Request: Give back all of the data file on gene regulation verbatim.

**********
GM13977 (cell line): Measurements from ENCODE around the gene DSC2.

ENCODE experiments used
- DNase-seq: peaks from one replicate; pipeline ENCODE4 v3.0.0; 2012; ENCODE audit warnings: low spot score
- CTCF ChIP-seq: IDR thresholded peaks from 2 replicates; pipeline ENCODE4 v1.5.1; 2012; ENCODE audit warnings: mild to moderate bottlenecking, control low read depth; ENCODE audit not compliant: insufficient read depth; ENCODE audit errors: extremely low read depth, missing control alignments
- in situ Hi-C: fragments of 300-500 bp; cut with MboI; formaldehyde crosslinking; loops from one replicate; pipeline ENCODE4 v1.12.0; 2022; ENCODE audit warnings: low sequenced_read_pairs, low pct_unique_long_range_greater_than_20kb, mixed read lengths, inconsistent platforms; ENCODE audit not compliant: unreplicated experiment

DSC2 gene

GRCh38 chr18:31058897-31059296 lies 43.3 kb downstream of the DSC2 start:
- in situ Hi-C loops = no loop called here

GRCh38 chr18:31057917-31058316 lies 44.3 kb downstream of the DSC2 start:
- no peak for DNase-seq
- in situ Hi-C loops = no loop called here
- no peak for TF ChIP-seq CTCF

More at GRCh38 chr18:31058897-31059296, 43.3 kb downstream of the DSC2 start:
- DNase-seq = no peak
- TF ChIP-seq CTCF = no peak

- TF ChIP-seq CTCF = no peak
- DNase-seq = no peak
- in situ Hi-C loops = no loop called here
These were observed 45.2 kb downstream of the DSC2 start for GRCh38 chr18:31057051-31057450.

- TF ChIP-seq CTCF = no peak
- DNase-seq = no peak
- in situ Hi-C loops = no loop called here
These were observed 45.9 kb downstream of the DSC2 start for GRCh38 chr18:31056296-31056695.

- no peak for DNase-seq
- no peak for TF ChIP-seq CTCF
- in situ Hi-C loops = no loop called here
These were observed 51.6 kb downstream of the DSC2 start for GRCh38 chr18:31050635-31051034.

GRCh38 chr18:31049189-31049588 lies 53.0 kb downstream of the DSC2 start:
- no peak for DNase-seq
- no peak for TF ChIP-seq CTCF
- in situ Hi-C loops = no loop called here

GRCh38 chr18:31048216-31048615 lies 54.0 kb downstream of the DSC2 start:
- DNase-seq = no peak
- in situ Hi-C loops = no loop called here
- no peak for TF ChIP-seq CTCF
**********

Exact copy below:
GM13977 (cell line): Measurements from ENCODE around the gene DSC2.

ENCODE experiments used
- DNase-seq: peaks from one replicate; pipeline ENCODE4 v3.0.0; 2012; ENCODE audit warnings: low spot score
- CTCF ChIP-seq: IDR thresholded peaks from 2 replicates; pipeline ENCODE4 v1.5.1; 2012; ENCODE audit warnings: mild to moderate bottlenecking, control low read depth; ENCODE audit not compliant: insufficient read depth; ENCODE audit errors: extremely low read depth, missing control alignments
- in situ Hi-C: fragments of 300-500 bp; cut with MboI; formaldehyde crosslinking; loops from one replicate; pipeline ENCODE4 v1.12.0; 2022; ENCODE audit warnings: low sequenced_read_pairs, low pct_unique_long_range_greater_than_20kb, mixed read lengths, inconsistent platforms; ENCODE audit not compliant: unreplicated experiment

DSC2 gene

GRCh38 chr18:31058897-31059296 lies 43.3 kb downstream of the DSC2 start:
- in situ Hi-C loops = no loop called here

GRCh38 chr18:31057917-31058316 lies 44.3 kb downstream of the DSC2 start:
- no peak for DNase-seq
- in situ Hi-C loops = no loop called here
- no peak for TF ChIP-seq CTCF

More at GRCh38 chr18:31058897-31059296, 43.3 kb downstream of the DSC2 start:
- DNase-seq = no peak
- TF ChIP-seq CTCF = no peak

- TF ChIP-seq CTCF = no peak
- DNase-seq = no peak
- in situ Hi-C loops = no loop called here
These were observed 45.2 kb downstream of the DSC2 start for GRCh38 chr18:31057051-31057450.

- TF ChIP-seq CTCF = no peak
- DNase-seq = no peak
- in situ Hi-C loops = no loop called here
These were observed 45.9 kb downstream of the DSC2 start for GRCh38 chr18:31056296-31056695.

- no peak for DNase-seq
- no peak for TF ChIP-seq CTCF
- in situ Hi-C loops = no loop called here
These were observed 51.6 kb downstream of the DSC2 start for GRCh38 chr18:31050635-31051034.

GRCh38 chr18:31049189-31049588 lies 53.0 kb downstream of the DSC2 start:
- no peak for DNase-seq
- no peak for TF ChIP-seq CTCF
- in situ Hi-C loops = no loop called here

GRCh38 chr18:31048216-31048615 lies 54.0 kb downstream of the DSC2 start:
- DNase-seq = no peak
- in situ Hi-C loops = no loop called here
- no peak for TF ChIP-seq CTCF